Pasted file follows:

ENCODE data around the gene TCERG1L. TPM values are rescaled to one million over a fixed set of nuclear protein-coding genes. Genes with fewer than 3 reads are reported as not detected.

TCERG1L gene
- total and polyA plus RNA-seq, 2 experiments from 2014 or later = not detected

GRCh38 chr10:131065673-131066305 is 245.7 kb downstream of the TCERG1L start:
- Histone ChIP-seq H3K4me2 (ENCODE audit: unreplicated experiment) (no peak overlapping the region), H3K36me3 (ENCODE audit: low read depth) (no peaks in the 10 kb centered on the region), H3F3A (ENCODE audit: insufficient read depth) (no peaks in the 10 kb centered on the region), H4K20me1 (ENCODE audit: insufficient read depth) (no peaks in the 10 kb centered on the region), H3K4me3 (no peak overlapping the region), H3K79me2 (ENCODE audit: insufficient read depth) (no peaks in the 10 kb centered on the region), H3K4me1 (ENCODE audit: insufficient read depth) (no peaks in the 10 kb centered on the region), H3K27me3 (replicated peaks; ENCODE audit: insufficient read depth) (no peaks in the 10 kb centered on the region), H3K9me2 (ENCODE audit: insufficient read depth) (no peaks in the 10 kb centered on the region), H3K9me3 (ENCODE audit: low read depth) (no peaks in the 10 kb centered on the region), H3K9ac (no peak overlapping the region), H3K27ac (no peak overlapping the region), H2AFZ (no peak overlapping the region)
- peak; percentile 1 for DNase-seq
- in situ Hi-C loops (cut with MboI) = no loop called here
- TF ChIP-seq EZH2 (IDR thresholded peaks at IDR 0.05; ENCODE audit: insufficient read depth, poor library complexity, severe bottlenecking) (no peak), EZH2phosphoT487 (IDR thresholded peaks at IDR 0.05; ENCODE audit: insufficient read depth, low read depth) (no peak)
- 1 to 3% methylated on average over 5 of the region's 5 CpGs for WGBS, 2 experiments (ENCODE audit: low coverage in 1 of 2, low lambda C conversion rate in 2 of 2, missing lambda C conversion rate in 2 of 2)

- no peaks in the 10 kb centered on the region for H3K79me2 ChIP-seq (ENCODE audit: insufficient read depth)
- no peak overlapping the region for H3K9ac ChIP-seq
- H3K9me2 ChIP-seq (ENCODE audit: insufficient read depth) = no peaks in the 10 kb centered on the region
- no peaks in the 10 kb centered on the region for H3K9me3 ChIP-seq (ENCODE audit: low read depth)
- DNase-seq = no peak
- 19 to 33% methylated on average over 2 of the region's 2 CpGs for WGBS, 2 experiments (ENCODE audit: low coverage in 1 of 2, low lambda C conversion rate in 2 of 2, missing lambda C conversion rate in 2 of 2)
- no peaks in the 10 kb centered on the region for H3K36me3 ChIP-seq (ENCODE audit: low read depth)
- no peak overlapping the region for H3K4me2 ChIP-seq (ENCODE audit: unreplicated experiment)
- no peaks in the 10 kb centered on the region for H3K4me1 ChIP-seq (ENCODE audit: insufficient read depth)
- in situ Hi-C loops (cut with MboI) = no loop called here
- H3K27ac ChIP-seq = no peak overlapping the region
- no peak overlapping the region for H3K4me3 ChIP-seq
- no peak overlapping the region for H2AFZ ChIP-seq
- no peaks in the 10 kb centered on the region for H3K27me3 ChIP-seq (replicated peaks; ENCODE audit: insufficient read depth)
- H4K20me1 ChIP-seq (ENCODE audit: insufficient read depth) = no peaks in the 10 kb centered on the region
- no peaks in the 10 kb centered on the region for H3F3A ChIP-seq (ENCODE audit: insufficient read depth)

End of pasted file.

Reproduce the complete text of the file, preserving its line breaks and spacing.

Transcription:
ENCODE data around the gene TCERG1L. TPM values are rescaled to one million over a fixed set of nuclear protein-coding genes. Genes with fewer than 3 reads are reported as not detected.

TCERG1L gene
- total and polyA plus RNA-seq, 2 experiments from 2014 or later = not detected

GRCh38 chr10:131065673-131066305 is 245.7 kb downstream of the TCERG1L start:
- Histone ChIP-seq H3K4me2 (ENCODE audit: unreplicated experiment) (no peak overlapping the region), H3K36me3 (ENCODE audit: low read depth) (no peaks in the 10 kb centered on the region), H3F3A (ENCODE audit: insufficient read depth) (no peaks in the 10 kb centered on the region), H4K20me1 (ENCODE audit: insufficient read depth) (no peaks in the 10 kb centered on the region), H3K4me3 (no peak overlapping the region), H3K79me2 (ENCODE audit: insufficient read depth) (no peaks in the 10 kb centered on the region), H3K4me1 (ENCODE audit: insufficient read depth) (no peaks in the 10 kb centered on the region), H3K27me3 (replicated peaks; ENCODE audit: insufficient read depth) (no peaks in the 10 kb centered on the region), H3K9me2 (ENCODE audit: insufficient read depth) (no peaks in the 10 kb centered on the region), H3K9me3 (ENCODE audit: low read depth) (no peaks in the 10 kb centered on the region), H3K9ac (no peak overlapping the region), H3K27ac (no peak overlapping the region), H2AFZ (no peak overlapping the region)
- peak; percentile 1 for DNase-seq
- in situ Hi-C loops (cut with MboI) = no loop called here
- TF ChIP-seq EZH2 (IDR thresholded peaks at IDR 0.05; ENCODE audit: insufficient read depth, poor library complexity, severe bottlenecking) (no peak), EZH2phosphoT487 (IDR thresholded peaks at IDR 0.05; ENCODE audit: insufficient read depth, low read depth) (no peak)
- 1 to 3% methylated on average over 5 of the region's 5 CpGs for WGBS, 2 experiments (ENCODE audit: low coverage in 1 of 2, low lambda C conversion rate in 2 of 2, missing lambda C conversion rate in 2 of 2)

- no peaks in the 10 kb centered on the region for H3K79me2 ChIP-seq (ENCODE audit: insufficient read depth)
- no peak overlapping the region for H3K9ac ChIP-seq
- H3K9me2 ChIP-seq (ENCODE audit: insufficient read depth) = no peaks in the 10 kb centered on the region
- no peaks in the 10 kb centered on the region for H3K9me3 ChIP-seq (ENCODE audit: low read depth)
- DNase-seq = no peak
- 19 to 33% methylated on average over 2 of the region's 2 CpGs for WGBS, 2 experiments (ENCODE audit: low coverage in 1 of 2, low lambda C conversion rate in 2 of 2, missing lambda C conversion rate in 2 of 2)
- no peaks in the 10 kb centered on the region for H3K36me3 ChIP-seq (ENCODE audit: low read depth)
- no peak overlapping the region for H3K4me2 ChIP-seq (ENCODE audit: unreplicated experiment)
- no peaks in the 10 kb centered on the region for H3K4me1 ChIP-seq (ENCODE audit: insufficient read depth)
- in situ Hi-C loops (cut with MboI) = no loop called here
- H3K27ac ChIP-seq = no peak overlapping the region
- no peak overlapping the region for H3K4me3 ChIP-seq
- no peak overlapping the region for H2AFZ ChIP-seq
- no peaks in the 10 kb centered on the region for H3K27me3 ChIP-seq (replicated peaks; ENCODE audit: insufficient read depth)
- H4K20me1 ChIP-seq (ENCODE audit: insufficient read depth) = no peaks in the 10 kb centered on the region
- no peaks in the 10 kb centered on the region for H3F3A ChIP-seq (ENCODE audit: insufficient read depth)